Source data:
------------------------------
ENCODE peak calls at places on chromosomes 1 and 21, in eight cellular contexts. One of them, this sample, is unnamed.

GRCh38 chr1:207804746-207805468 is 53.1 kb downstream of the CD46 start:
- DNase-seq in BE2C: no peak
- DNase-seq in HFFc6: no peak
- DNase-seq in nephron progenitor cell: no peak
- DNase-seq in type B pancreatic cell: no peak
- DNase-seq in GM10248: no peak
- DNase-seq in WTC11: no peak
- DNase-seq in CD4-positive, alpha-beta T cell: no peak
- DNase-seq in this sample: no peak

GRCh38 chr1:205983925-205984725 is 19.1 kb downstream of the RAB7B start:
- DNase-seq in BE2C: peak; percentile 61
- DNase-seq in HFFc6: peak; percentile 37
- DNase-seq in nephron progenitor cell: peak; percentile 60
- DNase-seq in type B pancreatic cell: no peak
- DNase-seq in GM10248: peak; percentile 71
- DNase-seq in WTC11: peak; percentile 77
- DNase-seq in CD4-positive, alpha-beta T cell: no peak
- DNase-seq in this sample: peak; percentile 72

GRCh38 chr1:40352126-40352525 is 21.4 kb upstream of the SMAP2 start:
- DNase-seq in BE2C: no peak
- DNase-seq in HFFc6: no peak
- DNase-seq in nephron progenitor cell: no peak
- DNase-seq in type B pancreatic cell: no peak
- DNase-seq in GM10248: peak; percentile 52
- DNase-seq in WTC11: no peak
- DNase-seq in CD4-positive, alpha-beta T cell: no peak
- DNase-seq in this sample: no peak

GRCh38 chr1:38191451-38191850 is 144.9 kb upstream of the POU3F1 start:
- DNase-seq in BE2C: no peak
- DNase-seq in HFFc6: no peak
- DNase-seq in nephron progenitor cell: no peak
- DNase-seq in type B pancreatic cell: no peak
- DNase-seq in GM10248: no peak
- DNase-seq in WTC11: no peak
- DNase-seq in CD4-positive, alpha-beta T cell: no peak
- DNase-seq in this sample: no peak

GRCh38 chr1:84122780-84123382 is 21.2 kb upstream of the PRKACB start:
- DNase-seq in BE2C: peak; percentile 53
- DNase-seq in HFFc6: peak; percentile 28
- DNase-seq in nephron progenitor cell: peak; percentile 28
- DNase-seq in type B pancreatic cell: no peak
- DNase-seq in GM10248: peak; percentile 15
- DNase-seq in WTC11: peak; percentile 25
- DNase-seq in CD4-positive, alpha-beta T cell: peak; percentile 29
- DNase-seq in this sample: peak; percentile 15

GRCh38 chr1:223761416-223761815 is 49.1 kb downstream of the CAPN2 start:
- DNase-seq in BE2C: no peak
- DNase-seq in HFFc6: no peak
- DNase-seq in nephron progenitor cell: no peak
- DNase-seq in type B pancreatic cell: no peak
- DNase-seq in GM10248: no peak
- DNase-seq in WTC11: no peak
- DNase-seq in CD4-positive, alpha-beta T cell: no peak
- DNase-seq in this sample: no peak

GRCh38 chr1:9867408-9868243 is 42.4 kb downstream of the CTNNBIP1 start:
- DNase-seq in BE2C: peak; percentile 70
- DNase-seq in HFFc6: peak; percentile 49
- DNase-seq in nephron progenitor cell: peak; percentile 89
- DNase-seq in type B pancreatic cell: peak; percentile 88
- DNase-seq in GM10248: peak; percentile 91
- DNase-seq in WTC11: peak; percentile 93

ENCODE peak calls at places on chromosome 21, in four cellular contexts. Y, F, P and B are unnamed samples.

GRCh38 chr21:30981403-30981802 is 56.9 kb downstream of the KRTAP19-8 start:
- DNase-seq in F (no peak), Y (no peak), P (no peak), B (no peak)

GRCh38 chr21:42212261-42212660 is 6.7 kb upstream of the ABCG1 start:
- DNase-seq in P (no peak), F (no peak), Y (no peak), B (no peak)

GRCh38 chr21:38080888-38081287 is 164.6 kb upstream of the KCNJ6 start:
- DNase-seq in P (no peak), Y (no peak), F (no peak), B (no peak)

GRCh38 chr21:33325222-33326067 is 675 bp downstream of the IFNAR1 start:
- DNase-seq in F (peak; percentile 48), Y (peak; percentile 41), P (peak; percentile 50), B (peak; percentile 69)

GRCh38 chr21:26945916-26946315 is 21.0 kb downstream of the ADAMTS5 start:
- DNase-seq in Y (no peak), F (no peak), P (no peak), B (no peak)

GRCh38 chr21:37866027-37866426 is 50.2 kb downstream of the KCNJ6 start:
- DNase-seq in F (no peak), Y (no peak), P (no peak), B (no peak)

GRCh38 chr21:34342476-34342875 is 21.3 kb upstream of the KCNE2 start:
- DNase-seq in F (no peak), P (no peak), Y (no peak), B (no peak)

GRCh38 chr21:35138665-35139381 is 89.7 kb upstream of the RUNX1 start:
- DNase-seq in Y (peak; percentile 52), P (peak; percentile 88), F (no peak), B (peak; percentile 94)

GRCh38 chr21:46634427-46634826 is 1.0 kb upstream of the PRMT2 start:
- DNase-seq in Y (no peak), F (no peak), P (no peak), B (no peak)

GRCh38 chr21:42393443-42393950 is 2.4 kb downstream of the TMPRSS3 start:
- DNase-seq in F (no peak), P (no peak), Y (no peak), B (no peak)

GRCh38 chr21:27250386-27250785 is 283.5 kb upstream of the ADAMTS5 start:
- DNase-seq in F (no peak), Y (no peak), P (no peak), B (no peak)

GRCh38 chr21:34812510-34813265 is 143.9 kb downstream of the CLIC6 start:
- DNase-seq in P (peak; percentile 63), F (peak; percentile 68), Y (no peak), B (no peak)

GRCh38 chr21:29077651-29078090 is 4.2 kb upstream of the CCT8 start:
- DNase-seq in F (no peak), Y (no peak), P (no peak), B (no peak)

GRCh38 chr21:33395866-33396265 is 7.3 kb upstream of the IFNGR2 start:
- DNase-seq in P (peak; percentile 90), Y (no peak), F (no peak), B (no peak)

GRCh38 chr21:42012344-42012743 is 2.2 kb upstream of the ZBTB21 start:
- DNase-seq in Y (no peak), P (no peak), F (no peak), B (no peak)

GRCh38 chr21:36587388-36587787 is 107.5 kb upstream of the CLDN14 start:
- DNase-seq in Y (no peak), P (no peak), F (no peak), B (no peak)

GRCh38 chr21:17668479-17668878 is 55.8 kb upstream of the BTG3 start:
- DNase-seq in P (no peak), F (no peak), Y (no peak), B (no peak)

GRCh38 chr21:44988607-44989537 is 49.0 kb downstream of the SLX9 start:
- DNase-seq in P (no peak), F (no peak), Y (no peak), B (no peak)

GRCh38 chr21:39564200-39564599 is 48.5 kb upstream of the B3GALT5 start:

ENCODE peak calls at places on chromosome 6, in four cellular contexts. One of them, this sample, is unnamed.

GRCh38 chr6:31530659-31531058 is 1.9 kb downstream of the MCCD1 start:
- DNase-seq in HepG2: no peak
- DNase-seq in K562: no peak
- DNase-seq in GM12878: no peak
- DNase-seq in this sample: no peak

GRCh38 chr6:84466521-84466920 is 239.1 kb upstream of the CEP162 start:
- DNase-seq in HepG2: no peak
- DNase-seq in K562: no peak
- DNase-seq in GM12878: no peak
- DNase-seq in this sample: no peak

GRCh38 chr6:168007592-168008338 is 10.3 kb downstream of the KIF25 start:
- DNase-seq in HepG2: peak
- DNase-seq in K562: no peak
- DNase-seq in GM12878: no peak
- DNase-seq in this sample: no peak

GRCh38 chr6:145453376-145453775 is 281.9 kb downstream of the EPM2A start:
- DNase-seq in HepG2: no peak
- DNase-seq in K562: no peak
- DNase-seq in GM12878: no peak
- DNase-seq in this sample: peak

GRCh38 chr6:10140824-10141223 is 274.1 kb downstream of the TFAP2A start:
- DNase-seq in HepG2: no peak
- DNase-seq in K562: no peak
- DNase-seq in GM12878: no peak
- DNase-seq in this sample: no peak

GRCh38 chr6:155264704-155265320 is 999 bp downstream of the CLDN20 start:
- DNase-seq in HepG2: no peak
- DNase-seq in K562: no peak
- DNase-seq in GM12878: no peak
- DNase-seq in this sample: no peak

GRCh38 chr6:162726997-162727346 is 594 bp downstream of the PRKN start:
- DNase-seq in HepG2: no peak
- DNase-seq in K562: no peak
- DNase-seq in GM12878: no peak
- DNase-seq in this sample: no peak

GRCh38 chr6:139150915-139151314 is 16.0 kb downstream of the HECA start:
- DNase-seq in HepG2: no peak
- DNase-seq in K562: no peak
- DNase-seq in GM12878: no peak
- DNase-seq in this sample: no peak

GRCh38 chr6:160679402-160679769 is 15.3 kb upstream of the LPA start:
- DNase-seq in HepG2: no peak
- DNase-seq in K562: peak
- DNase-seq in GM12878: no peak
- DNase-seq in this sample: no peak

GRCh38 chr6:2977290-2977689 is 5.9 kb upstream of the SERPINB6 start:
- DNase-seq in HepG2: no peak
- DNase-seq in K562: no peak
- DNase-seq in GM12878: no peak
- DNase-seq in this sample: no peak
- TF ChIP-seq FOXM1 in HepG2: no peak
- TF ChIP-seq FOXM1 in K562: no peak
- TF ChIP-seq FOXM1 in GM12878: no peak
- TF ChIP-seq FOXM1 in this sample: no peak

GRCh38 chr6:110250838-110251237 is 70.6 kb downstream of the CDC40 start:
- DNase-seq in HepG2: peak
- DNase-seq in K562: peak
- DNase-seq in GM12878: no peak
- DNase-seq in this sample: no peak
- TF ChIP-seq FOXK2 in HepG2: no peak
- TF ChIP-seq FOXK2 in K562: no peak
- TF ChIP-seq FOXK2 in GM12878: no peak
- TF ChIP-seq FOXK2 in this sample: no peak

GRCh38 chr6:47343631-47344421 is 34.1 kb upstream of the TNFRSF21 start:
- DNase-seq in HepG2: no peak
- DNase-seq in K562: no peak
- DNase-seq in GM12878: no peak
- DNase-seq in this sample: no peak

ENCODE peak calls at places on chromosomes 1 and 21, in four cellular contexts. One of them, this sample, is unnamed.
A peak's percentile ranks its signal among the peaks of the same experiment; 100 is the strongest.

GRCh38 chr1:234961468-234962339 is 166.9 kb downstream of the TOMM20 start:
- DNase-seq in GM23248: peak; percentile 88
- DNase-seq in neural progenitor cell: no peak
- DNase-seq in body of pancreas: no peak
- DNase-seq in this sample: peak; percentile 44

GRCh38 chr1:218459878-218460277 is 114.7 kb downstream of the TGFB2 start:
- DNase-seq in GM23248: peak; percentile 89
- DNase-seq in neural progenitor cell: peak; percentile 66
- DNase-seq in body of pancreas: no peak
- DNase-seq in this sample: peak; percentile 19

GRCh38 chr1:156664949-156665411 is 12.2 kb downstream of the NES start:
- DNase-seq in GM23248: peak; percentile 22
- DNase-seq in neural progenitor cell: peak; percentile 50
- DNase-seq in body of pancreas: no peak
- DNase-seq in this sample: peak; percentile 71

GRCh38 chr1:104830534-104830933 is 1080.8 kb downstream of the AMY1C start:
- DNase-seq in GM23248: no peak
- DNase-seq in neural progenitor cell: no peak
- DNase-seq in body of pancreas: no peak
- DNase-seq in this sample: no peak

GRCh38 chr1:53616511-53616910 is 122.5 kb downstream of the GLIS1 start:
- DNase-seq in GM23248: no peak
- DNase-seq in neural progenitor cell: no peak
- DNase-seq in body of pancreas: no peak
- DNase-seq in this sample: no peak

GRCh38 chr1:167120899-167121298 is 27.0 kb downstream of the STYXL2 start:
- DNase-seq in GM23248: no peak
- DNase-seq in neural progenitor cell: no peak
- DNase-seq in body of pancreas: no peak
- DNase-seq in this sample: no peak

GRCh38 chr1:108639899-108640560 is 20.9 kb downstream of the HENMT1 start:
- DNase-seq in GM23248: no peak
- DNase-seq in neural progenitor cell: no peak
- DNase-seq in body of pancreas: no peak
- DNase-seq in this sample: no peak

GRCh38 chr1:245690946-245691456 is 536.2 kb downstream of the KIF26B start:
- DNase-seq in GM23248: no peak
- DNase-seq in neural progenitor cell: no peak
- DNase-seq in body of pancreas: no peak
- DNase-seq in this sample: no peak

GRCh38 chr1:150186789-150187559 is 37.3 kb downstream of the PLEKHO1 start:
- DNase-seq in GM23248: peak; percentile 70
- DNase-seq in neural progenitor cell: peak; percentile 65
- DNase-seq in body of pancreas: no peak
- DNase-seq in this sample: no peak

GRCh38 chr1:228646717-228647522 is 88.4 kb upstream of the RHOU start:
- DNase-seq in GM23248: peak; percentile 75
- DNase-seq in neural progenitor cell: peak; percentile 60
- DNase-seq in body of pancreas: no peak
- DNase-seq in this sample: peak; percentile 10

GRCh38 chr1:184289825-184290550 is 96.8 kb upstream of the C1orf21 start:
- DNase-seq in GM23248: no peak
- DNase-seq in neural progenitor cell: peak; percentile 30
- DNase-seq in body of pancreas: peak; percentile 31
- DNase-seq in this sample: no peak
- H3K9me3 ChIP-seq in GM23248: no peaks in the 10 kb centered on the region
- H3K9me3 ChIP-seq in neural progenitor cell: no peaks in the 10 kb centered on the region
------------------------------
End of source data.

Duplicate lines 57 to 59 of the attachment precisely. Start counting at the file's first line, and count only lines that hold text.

- DNase-seq in BE2C: peak; percentile 70
- DNase-seq in HFFc6: peak; percentile 49
- DNase-seq in nephron progenitor cell: peak; percentile 89